Fiona is recognised as a leader and consumer advocate in pain management. She has worked with acute, chronic and cancer pain patients and in education, strategic planning, and research. She developed a web-based pain management toolkit for clinicians and consumers, coordinated the revision of elderly pain management guidelines for residential care, and helped develop a new patient centred Pelvic Pain Model of Care.

Kathleen Hauth, Central Australian Aboriginal Congress, Alice Springs, Northern Territory

Kathleen is recognised for her dedication over the past few decades to improving the health outcomes of First Nations people by providing acute care and palliative management to patients with end-stage renal disease. Kathleen’s empathetic and respectful approach has resulted in more First Nations people engaging with healthcare at a time of vulnerability when confronted with end-stage renal disease.


Elizabeth Pitman, Hunter New England Local Health District, Inverell, New South Wales

Elizabeth is recognised for her 30-year career to rural midwifery. A champion for change in the Inverell Maternity Unit, Elizabeth has led the way on many different quality improvement projects over the years. Improving the health outcomes for rural women, babies, and families is at the heart of Elizabeth’s service to the community.

Elizabeth Pitman Midwife Of The Year Finalist

April Jardine, Dhelkaya Health, Castlemaine, Victoria

April is recognised for being the driving force behind the implementation of an innovative Midwifery Group Practice model that has proven to be highly valued by women in the local Castlemaine community and has improved care outcomes. April played a pivotal part in encouraging women to take part in studies evaluating women’s views and experiences of maternity care.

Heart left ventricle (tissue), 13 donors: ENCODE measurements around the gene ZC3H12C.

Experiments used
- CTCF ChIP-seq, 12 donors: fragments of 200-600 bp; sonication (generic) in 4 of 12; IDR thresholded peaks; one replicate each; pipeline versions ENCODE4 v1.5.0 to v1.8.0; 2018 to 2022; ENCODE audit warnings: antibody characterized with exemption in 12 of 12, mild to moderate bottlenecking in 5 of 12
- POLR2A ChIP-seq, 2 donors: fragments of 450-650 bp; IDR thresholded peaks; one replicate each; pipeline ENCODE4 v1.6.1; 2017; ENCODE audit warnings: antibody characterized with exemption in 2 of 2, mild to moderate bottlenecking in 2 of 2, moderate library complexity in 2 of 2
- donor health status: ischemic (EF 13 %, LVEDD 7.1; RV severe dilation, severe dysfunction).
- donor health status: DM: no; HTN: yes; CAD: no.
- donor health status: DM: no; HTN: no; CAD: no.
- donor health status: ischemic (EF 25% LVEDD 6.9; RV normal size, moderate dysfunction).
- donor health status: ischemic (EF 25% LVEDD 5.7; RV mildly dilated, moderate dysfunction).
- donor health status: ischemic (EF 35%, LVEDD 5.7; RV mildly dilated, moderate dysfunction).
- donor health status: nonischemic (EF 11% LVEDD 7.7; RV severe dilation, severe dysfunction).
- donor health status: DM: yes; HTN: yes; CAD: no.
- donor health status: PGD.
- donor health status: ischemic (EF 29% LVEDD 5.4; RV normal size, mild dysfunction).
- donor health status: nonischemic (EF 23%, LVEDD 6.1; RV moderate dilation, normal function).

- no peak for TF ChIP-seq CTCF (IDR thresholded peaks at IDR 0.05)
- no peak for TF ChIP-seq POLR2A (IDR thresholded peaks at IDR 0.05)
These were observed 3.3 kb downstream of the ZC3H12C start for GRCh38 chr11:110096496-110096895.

Sunny Street, Maroochydore, Queensland

Sunny Street is recognised for its work providing primary healthcare ‘outside the box’ for Australians experiencing homelessness and poverty. Since 2018, the service has had more than 30,000 conversations and consultations with vulnerable Australians, reducing presentations and associated costs for local hospitals and health services.

MH Connext, Richmond Wellbeing,  Perth, WA

MH Connext, a Richmond Wellbeing service, is recognised for supporting people experiencing severe and complex mental health distress. Since 2017, the specialised mental health nurses who work in partnership with GP clinics have received more than 1500 referrals from over 300 GPs across Perth, reaching people who would not otherwise receive appropriate and timely support.

Monash Health, South-Eastern Melbourne, Victoria

Monash Health is recognised for recruiting over 650 first, second and third year registered undergraduate students of nursing and midwifery to enter the workforce and work alongside more experienced nurses in a team nursing model. This recruitment has helped address fatigue and staffing shortages throughout the pandemic and resulted in a positive influence on staff wellbeing.